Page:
Thursday, May 29, 2008

And the "Ozkar" goes to ....

Diana Pinedo!



Congratualtions to Diana! Her digital story, Scuba Story, was voted as "Best Digital Story" by the second class of ESL Digital Storytelling at MiraCosta College, Spring 2008.

Thursday, May 22, 2008

Second Class of ESL Digital Storytelling at MiraCosta College

Congratulations!
Your digital stories were awe-inspiring! Pictured here: Eric Hernandez, Hooshang Nayak, Vang Vu, Diana Pinedo, Isabel Bazan, Instructional Aide Adriana Machuca, Instructor Ruth Gay, Instructor Kristi Reyes, Takae Contreras, and Oscar (Oscarin Chapulin) Carrasco. Not pictured: Hellena Cha.

Diana Pineda "Scuba" Story: Best Digital Story, MCC ESL Digital Storytelling Class, Second Showcase

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Kiyoko Ando Wins MiraCosta College Noncredit ESL Brooke Brummit Scholarship


Congratulations to Kiyoko Ando, a graduate of the noncredit ESL program and former student in the ESL Digital Storytelling class, who has made the transition to credit ESL classes at MiraCosta College! She recently was awarded a $500 scholarship, (shown here with Dean of Community Education Lynda Lee) named for and founded former noncredit ESL instructor Brooke Brummit, whose death was untimely.

Kiyoko has demonstrated the maturity, perseverence, and drive to succeed in college and in whatever she does. She is definitely a talented person, whose artistic, esthetic sense is depicted in her class work. I had the privelege of having Kiyoko in VESL class, where I learned that an injury derailed her fledging career as a professional dancer. Her current goal, as shown in the digital story she created for a career research project for VESL class, is to apply her talents and artistic skills in the field of floral design.

However, if the floral design career doesn't work out, watch out Steven Speilberg. Check out Kiyoko's digital story about a Turning Point in her life.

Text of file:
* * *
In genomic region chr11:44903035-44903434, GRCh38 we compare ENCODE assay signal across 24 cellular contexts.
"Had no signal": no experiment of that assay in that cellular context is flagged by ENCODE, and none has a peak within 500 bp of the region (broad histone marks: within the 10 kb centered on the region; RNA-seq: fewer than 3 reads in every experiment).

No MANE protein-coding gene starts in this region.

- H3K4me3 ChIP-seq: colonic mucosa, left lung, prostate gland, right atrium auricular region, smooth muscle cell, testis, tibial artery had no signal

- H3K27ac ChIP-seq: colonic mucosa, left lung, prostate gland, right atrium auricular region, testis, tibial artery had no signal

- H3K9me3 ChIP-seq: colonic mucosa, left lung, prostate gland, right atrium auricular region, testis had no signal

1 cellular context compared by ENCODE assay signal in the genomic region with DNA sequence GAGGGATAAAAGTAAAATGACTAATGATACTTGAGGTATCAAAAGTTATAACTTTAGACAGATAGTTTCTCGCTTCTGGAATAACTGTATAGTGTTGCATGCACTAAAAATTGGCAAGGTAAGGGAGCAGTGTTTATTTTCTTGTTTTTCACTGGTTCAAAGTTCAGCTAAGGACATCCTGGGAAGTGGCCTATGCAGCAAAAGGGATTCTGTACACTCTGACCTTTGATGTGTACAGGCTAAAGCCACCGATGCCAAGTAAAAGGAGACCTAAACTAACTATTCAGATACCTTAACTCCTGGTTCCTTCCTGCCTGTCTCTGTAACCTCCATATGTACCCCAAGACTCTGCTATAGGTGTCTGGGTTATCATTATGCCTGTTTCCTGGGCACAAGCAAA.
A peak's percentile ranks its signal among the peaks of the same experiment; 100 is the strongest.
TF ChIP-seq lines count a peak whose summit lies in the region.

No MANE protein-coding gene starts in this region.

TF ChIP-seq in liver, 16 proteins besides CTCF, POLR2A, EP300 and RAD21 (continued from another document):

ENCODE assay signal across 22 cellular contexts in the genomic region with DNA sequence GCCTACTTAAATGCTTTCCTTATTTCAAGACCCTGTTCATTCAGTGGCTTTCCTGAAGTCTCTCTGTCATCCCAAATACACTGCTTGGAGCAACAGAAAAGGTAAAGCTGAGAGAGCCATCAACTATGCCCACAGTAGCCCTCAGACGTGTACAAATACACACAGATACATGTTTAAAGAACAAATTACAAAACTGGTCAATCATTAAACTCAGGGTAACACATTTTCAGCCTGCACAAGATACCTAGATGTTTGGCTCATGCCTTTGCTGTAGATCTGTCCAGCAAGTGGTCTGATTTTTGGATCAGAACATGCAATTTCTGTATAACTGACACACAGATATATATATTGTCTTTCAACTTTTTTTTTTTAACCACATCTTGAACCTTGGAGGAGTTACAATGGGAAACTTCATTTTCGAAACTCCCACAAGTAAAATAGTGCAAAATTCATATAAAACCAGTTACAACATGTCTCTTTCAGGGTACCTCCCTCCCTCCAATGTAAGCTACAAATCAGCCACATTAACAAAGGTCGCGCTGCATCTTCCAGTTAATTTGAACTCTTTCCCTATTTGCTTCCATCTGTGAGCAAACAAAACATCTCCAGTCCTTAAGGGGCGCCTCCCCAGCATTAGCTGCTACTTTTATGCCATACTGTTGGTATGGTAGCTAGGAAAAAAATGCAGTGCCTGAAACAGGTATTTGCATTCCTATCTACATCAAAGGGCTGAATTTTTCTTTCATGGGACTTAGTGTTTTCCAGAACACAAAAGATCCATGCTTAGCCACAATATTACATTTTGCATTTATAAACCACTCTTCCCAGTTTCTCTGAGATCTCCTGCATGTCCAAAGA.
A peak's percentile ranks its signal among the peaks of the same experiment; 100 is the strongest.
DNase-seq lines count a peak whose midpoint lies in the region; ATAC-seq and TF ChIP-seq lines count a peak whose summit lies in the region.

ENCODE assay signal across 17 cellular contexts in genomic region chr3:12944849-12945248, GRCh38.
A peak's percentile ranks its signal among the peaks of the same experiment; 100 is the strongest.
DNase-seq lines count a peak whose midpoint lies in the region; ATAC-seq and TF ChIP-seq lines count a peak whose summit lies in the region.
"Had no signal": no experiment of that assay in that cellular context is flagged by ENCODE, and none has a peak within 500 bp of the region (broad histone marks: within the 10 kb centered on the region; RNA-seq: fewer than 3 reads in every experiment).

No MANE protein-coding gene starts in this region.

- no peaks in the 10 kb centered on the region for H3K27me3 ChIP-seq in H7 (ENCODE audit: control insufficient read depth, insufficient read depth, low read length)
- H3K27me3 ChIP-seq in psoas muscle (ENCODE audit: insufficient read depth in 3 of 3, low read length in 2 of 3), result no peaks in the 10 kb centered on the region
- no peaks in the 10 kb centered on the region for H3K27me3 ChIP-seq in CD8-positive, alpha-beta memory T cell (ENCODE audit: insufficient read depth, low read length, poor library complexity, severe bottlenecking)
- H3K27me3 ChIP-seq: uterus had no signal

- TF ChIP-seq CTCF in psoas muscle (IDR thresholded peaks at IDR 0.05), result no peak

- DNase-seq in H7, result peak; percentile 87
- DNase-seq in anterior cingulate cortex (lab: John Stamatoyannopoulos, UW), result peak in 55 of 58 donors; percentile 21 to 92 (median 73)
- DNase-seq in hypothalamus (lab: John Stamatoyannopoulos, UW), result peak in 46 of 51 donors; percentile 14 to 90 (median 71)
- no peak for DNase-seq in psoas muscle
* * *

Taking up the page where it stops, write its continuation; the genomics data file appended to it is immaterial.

Kiyoko Ando's Turning Point Digital Story

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Thursday, May 15, 2008

Student Spotlight

The morning ESL program is gifted by the presence of Hooshang Nayak, a retired diesel locomotive engineer, who moved to the United States from his native Iran more than 20 years ago.

Hooshang got his feet wet with using computers as a tool for practicing English when he made a video resume in the Vocational ESL class. His interest was sparked, and Hooshang was hooked, spending late nights at home learning more about PowerPoint and Movie Maker. Hooshang’s natural abilities with and interest in technology led him to enroll in the ESL Digital Storytelling class, which was first offered Spring 2008.

Hooshang’s father himself was an immigrant in Iran, having come from India, and owned a movie theater there. As a young boy, Hooshang helped his father, much like the father and son in the Italian film “Cinema Paradiso.” Now, at the age of 85, Hooshang said his boyhood dream of “making movies” is a reality.

In his first digital story, “Good or Bad Story,” Hooshang narrates an Iranian folk story his mother told him, whose message is universal: What goes around comes around. Hooshang has since translated and remade the digital story in his native language, Farsi, and has shared it with his grandchildren, who also live in the U.S., as a way of preserving the story. More recently Hooshang has collaborated long distance with his daughter, an artist living in New York City whose artwork he featured in the digital story, to tell the story of his own father.

As Hooshang demonstrates, it is never to late to learn English, learn to use computers, and use digital storytelling as a means to capture, safeguard, and commemorate the past and the people who have shaped who we are.